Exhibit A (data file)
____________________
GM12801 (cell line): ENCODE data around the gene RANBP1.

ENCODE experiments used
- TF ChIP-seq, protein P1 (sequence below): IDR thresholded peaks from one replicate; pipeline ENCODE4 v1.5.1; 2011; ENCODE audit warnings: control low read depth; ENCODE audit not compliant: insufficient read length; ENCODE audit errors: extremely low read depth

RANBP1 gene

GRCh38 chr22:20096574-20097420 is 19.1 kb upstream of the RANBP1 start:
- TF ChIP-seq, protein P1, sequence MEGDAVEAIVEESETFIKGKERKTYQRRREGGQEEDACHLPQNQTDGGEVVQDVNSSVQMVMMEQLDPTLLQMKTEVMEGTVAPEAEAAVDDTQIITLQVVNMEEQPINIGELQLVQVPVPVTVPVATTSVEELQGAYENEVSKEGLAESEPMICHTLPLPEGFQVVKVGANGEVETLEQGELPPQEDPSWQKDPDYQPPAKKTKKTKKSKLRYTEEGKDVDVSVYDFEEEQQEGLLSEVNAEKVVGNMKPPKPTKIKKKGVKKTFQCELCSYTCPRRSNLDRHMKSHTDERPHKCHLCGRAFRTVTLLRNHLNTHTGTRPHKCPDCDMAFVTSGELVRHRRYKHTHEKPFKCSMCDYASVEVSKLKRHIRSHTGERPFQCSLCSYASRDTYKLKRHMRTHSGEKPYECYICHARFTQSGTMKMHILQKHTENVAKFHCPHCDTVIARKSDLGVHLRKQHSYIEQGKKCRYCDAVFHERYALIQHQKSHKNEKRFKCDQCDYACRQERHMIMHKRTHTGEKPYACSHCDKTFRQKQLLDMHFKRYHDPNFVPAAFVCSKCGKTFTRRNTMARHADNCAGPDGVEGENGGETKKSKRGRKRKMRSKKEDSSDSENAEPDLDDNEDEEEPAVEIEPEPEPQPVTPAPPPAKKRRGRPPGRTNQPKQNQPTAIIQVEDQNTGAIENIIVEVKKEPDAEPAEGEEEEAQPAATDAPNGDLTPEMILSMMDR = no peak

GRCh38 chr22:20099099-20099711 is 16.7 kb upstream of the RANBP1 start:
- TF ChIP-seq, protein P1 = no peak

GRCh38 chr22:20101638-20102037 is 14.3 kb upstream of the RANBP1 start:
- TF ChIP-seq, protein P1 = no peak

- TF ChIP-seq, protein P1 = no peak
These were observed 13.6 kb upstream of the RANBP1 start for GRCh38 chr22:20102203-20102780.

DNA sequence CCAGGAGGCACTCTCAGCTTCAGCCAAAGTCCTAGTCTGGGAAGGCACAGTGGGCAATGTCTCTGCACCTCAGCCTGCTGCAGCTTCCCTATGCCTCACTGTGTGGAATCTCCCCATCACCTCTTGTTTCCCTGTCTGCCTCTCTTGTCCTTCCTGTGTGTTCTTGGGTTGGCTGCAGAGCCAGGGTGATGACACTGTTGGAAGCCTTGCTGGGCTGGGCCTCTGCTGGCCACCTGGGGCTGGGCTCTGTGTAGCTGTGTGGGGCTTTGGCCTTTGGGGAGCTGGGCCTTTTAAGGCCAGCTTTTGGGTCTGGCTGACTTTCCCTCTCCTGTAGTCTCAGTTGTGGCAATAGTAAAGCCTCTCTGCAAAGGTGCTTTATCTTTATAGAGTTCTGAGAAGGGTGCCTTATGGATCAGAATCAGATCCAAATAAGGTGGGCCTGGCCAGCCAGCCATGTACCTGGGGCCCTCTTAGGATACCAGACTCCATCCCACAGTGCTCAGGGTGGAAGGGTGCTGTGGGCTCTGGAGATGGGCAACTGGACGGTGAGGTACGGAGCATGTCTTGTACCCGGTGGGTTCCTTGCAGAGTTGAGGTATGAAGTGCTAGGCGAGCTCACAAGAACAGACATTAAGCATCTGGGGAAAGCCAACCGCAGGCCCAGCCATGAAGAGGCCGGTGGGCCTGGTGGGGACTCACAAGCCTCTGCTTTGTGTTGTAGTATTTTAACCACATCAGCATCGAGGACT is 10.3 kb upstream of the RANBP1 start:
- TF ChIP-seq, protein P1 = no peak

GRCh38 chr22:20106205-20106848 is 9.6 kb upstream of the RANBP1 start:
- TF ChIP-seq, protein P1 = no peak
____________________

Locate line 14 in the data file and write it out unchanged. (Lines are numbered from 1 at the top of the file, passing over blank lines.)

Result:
- TF ChIP-seq, protein P1 = no peak